The south wharf located on the far side of Swan Lake, just below the Lochside Trail and the Galloping Goose, has been closed while its viability and safety is assessed. (Photo by Joanne Fleming)

South wharf at Swan Lake closed indefinitely

Staff frustrated with furniture being left behind

The south wharf at Swan Lake located on the far side of the lake, just below the Lochside Trail and the Galloping Goose, has been closed while its viability and safety is assessed.

A plan to consult the community is being considered to aid the Swan Lake Christmas Hill Nature Sanctuary’s ecosystems and facilities committee with their decision to repair or replace the wharf and explore other options for the area. The trails surrounding the lake, the newly renovated floating boardwalk and the Founders Wharf, located below the Nature House, will remain open for the duration of the closure.

READ ALSO: Saanich’s Swan Lake Christmas Hill Nature Sanctuary steps up dog enforcement

A structural safety assessment to determine what lies underneath of the wharf will be the next step, in order to understand whether or not the wharf’s foundation will need to be replaced — which would come with a significant price tag — or if a simple repair is all that’s needed.

Kathleen Burton, executive director, says that while the area is a popular place for the public to take in a sunset, bird watch or just enjoy a tranquil moment, staff and volunteers are getting frustrated with the empty bottles and cans that are left floating by the wharf after a night of drinking and partying on the platform.

READ ALSO: New boardwalk floating across Saanich’s Swan Lake re-opens Friday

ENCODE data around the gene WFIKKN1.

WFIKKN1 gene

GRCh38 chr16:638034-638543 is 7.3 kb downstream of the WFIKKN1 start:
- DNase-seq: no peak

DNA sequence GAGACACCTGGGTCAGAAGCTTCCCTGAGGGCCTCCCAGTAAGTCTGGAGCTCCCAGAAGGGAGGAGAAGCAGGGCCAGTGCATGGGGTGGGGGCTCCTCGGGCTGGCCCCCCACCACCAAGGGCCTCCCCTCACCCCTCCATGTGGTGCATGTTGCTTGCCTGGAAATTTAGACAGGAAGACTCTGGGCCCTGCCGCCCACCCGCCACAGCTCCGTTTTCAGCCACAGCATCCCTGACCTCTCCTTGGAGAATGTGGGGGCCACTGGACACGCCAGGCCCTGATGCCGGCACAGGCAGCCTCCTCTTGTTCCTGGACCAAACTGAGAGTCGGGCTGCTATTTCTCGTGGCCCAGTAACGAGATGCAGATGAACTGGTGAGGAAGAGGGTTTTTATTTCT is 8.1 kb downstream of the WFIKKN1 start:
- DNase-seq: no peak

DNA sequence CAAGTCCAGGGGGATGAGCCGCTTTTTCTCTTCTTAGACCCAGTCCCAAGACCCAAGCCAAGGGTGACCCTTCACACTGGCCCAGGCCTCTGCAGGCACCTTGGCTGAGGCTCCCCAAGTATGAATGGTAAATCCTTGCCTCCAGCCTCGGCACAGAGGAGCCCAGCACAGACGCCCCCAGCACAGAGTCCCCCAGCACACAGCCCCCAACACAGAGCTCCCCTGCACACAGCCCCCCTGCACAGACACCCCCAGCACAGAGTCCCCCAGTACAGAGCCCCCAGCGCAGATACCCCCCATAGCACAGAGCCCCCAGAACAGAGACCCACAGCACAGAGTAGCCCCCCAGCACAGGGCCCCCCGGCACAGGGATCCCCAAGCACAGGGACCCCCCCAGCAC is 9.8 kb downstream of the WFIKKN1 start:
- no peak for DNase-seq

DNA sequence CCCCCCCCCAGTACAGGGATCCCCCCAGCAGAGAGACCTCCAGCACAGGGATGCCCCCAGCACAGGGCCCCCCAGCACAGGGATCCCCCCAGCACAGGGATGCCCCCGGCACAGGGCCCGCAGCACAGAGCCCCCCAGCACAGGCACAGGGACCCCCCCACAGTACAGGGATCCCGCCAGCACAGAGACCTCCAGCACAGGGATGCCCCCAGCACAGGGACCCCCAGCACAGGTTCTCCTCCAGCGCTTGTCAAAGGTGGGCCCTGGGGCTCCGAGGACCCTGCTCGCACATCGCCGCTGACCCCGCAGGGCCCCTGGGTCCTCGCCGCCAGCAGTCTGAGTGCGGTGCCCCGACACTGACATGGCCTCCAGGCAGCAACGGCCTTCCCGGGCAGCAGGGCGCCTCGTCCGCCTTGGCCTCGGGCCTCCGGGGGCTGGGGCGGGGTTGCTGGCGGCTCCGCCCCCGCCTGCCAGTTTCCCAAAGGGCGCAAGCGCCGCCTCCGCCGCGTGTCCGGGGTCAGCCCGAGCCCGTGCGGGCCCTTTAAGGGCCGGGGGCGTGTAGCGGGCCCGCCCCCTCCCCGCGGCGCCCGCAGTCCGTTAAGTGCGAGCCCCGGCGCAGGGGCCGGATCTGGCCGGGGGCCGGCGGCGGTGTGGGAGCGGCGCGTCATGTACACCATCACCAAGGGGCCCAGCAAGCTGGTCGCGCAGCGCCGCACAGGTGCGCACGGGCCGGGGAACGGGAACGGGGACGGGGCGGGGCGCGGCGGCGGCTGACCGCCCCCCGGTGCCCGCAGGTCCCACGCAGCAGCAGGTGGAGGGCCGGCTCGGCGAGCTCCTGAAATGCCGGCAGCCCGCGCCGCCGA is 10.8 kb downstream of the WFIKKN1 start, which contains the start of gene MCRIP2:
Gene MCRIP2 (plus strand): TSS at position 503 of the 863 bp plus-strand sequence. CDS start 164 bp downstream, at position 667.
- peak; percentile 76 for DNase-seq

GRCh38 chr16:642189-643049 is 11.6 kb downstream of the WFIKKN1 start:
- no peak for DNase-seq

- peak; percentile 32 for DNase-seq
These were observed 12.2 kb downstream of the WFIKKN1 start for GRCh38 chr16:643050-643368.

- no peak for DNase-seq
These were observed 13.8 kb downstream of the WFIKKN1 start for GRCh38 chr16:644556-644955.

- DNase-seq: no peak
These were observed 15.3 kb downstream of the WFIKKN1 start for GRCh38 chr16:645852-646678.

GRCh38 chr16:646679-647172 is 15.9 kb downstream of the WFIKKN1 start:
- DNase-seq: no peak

“The wharf is a favourite place for taggers to paint graffiti; for partiers to toss their empty beer cans and chip bags; not to mention furniture,” said Burton in a statement. In her four years working at the sanctuary, staff and volunteers have had to remove five chairs from the area. “Not just lawn chairs that someone was too drunk to take back home … some people have gone to great efforts to drag a recliner or a love seat down to the wharf so they could watch the sunset in comfort while sipping on cans of Lucky.”

According to Burton, not only is abandoned furniture upsetting for staff, volunteers and visitors, the impact on the ecosystem surrounding the wharf is not good. “This thoughtless, careless and reckless behaviour not only takes staff and volunteers away from spending time tending to the gardens and removing invasive species, it also means additional costs and impacts to the budget,” reads the statement.

The sanctuary then becomes responsible for the dumping fees, gas to transport left-behind furniture and the ‘wear and tear on the backs of people having to remove the bulky furniture.’

Burton says she expects the wharf to have aged beyond repair since it was made of wood in the 1990s and has been weathered by forces of nature. “I suspect … the wharf will likely have reached the end of its life.”



kendra.crighton@blackpress.ca

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